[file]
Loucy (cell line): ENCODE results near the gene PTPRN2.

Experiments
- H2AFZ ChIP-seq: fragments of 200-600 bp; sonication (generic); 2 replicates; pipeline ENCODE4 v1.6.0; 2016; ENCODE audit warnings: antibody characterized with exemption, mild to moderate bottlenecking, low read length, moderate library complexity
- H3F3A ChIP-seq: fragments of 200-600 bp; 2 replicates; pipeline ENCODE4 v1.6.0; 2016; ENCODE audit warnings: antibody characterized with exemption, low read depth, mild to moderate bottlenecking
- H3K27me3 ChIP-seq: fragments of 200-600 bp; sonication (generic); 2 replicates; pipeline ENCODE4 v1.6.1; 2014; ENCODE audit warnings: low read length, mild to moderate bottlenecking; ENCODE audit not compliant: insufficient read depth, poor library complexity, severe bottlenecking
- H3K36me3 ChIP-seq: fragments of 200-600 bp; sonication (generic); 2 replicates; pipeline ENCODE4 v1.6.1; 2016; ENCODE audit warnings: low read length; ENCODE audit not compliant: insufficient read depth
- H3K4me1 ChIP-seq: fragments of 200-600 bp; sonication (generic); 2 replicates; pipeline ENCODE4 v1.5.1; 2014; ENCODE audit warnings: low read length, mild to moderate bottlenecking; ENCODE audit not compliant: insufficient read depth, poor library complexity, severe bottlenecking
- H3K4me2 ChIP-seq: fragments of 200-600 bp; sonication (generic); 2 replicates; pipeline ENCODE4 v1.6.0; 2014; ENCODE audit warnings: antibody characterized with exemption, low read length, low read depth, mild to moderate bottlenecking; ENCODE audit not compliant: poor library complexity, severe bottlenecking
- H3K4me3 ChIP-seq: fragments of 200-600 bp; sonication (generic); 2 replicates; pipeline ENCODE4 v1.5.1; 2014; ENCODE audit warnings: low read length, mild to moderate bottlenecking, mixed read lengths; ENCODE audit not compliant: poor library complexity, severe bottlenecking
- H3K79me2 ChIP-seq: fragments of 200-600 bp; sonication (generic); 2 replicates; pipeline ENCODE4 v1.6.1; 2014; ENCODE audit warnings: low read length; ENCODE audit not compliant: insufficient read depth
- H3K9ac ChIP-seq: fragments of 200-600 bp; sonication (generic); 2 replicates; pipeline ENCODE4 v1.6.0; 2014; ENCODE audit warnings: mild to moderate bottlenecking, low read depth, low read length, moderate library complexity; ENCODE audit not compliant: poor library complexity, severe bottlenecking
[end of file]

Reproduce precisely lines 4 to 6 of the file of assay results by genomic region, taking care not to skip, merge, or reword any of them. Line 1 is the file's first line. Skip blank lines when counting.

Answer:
- H3F3A ChIP-seq: fragments of 200-600 bp; 2 replicates; pipeline ENCODE4 v1.6.0; 2016; ENCODE audit warnings: antibody characterized with exemption, low read depth, mild to moderate bottlenecking
- H3K27me3 ChIP-seq: fragments of 200-600 bp; sonication (generic); 2 replicates; pipeline ENCODE4 v1.6.1; 2014; ENCODE audit warnings: low read length, mild to moderate bottlenecking; ENCODE audit not compliant: insufficient read depth, poor library complexity, severe bottlenecking
- H3K36me3 ChIP-seq: fragments of 200-600 bp; sonication (generic); 2 replicates; pipeline ENCODE4 v1.6.1; 2016; ENCODE audit warnings: low read length; ENCODE audit not compliant: insufficient read depth